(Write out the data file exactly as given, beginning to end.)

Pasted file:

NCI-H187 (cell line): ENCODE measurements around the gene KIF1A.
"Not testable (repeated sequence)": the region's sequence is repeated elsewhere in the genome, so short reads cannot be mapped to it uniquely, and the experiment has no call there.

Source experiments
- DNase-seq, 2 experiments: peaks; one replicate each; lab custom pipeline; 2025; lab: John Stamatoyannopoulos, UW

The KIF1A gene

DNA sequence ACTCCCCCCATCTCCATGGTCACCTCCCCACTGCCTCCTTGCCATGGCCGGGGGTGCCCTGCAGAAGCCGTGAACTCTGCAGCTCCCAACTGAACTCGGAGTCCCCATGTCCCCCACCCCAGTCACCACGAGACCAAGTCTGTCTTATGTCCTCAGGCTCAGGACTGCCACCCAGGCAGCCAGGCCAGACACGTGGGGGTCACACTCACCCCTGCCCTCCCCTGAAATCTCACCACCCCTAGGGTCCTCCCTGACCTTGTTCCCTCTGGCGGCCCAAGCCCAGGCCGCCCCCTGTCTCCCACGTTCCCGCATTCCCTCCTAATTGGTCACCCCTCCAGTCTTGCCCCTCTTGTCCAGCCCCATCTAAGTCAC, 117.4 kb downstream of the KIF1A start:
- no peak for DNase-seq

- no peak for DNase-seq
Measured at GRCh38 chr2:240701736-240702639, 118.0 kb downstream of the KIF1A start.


NCI-H187 (cell line): ENCODE measurements around the gene KIF1A.
"Not testable (repeated sequence)": the region's sequence is repeated elsewhere in the genome, so short reads cannot be mapped to it uniquely, and the experiment has no call there.

Source experiments
- DNase-seq, 2 experiments: peaks; one replicate each; lab custom pipeline; 2025; lab: John Stamatoyannopoulos, UW

The KIF1A gene

DNA sequence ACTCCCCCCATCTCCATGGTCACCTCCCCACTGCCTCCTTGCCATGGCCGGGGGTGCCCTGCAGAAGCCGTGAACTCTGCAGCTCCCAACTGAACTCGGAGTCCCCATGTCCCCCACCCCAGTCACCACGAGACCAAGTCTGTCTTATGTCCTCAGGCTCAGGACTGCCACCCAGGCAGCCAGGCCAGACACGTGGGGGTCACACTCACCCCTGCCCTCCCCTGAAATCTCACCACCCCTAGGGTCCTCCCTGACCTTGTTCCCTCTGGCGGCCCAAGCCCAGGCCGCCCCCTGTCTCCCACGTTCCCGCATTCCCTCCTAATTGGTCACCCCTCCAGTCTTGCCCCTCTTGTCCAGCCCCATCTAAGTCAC, 117.4 kb downstream of the KIF1A start:
- no peak for DNase-seq

- no peak for DNase-seq
Measured at GRCh38 chr2:240701736-240702639, 118.0 kb downstream of the KIF1A start.